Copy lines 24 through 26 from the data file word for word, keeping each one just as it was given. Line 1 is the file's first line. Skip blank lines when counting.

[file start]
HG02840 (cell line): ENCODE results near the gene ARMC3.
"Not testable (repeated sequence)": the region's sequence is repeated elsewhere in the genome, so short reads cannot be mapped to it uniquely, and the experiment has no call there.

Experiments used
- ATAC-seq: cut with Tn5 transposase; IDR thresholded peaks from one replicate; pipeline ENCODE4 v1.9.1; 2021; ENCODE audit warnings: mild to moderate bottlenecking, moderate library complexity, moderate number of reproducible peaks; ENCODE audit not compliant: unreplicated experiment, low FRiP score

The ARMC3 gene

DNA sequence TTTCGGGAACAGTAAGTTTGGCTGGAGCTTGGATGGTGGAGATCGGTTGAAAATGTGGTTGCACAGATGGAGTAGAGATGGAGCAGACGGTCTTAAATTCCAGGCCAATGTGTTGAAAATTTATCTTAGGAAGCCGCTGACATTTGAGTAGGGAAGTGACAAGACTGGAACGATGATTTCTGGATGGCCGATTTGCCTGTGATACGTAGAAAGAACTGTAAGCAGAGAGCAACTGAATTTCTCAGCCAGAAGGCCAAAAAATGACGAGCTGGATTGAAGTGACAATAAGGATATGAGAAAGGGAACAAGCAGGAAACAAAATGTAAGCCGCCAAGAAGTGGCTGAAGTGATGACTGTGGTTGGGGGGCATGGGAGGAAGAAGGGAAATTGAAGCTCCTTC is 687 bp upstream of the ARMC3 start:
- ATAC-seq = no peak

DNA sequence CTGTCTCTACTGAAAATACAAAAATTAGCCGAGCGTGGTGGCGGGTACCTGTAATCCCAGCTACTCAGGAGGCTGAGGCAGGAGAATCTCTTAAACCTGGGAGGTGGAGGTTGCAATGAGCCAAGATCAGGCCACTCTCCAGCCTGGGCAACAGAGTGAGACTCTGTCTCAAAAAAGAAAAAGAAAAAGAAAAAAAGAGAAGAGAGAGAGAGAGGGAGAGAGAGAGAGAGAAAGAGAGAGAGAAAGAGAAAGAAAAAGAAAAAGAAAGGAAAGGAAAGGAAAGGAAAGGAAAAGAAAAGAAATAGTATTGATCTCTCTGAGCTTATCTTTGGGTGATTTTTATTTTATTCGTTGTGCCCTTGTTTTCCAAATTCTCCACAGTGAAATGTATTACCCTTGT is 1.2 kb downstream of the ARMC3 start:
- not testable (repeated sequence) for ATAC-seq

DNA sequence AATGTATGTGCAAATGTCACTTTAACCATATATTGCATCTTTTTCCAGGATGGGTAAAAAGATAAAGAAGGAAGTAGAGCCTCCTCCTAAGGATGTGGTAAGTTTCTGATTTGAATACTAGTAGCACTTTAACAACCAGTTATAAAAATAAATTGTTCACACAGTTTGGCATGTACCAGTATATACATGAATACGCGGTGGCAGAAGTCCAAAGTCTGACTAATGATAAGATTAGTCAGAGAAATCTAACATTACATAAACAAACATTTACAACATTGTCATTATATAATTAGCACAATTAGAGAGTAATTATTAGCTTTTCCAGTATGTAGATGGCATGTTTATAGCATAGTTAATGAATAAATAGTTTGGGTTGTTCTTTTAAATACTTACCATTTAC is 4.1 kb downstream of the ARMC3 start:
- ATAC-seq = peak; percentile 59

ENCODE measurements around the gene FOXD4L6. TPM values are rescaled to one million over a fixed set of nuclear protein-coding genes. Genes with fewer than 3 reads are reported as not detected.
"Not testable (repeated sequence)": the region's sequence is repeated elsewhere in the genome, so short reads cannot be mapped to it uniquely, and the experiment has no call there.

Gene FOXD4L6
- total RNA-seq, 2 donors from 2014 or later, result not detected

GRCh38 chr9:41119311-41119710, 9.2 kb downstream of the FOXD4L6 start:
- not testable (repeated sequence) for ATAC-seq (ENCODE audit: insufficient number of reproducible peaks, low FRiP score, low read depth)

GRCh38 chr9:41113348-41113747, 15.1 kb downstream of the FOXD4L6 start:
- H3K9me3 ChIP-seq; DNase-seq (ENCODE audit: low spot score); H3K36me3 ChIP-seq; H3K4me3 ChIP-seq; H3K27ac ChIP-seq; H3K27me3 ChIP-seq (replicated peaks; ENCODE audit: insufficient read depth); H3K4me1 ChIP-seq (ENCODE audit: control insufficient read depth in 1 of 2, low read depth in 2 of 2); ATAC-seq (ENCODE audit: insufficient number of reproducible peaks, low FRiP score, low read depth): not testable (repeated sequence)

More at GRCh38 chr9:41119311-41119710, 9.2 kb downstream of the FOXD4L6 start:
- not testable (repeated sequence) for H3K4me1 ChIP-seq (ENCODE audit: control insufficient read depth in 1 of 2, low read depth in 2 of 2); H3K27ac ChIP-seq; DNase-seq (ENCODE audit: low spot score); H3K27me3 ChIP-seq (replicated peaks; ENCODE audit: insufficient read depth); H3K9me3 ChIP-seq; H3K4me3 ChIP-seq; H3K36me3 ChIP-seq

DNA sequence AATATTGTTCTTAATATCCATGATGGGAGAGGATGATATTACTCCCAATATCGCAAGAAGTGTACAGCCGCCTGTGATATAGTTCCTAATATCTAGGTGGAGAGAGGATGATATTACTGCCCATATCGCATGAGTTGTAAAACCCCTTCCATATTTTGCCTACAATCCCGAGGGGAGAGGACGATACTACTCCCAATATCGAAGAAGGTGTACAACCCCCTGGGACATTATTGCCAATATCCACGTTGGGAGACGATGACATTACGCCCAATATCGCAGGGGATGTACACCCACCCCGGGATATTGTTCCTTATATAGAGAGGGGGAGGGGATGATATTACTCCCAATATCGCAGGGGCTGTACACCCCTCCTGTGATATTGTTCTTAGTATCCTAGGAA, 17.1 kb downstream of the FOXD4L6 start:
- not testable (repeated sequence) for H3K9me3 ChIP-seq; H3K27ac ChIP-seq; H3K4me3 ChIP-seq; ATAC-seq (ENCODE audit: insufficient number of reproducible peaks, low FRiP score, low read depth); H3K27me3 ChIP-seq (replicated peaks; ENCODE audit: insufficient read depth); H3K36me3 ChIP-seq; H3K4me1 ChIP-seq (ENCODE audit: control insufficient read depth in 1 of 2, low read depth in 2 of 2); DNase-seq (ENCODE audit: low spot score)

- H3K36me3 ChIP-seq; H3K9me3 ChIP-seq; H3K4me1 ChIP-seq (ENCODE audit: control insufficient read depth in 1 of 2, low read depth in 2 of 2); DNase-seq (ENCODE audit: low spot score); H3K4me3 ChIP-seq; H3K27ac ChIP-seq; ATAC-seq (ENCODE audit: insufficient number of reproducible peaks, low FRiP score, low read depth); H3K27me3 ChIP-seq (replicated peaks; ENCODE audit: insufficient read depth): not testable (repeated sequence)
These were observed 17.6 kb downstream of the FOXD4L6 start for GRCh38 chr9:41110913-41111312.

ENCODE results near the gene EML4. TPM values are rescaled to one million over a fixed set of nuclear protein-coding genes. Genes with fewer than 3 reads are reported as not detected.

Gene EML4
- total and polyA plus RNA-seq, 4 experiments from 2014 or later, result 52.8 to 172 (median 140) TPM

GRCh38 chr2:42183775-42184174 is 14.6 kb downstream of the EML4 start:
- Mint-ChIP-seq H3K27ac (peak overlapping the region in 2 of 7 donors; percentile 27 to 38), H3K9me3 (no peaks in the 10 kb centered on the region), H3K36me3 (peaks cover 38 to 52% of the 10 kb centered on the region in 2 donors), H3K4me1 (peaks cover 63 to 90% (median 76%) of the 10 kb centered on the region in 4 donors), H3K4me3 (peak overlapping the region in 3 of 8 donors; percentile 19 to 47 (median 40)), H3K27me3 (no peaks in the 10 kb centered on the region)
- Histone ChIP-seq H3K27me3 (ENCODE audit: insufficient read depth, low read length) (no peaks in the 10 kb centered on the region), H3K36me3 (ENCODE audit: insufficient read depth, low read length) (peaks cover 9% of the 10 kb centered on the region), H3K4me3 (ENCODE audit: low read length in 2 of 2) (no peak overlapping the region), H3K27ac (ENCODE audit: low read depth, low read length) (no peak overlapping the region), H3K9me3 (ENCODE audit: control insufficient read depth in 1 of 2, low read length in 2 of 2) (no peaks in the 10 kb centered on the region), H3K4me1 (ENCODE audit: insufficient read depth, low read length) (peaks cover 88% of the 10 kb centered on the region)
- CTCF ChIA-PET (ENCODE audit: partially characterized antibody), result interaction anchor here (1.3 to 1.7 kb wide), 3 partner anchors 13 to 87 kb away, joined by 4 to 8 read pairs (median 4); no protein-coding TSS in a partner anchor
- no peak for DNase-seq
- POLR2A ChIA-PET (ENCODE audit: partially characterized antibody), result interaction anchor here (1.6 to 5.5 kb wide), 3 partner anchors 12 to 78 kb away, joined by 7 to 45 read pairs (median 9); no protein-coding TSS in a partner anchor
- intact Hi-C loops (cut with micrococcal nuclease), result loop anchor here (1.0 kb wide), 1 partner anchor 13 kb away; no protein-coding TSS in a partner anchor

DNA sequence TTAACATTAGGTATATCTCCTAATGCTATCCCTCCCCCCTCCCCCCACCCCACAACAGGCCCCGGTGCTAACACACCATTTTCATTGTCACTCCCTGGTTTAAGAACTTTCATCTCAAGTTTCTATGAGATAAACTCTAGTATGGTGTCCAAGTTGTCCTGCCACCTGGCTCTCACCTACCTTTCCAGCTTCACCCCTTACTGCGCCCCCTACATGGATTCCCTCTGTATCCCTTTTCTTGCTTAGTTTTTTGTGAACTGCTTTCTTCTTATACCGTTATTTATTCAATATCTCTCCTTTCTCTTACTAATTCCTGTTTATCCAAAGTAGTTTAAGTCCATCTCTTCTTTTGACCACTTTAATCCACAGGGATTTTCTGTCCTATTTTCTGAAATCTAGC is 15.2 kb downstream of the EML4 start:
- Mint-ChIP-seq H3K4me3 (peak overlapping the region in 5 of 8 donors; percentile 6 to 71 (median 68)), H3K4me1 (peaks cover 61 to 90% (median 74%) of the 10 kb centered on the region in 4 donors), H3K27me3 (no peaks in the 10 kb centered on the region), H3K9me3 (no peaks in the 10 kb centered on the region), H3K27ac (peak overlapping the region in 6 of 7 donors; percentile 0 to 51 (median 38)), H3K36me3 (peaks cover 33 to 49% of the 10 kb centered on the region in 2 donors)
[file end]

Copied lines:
- H3K36me3 ChIP-seq; H3K9me3 ChIP-seq; H3K4me1 ChIP-seq (ENCODE audit: control insufficient read depth in 1 of 2, low read depth in 2 of 2); DNase-seq (ENCODE audit: low spot score); H3K4me3 ChIP-seq; H3K27ac ChIP-seq; ATAC-seq (ENCODE audit: insufficient number of reproducible peaks, low FRiP score, low read depth); H3K27me3 ChIP-seq (replicated peaks; ENCODE audit: insufficient read depth): not testable (repeated sequence)
These were observed 17.6 kb downstream of the FOXD4L6 start for GRCh38 chr9:41110913-41111312.

ENCODE results near the gene EML4. TPM values are rescaled to one million over a fixed set of nuclear protein-coding genes. Genes with fewer than 3 reads are reported as not detected.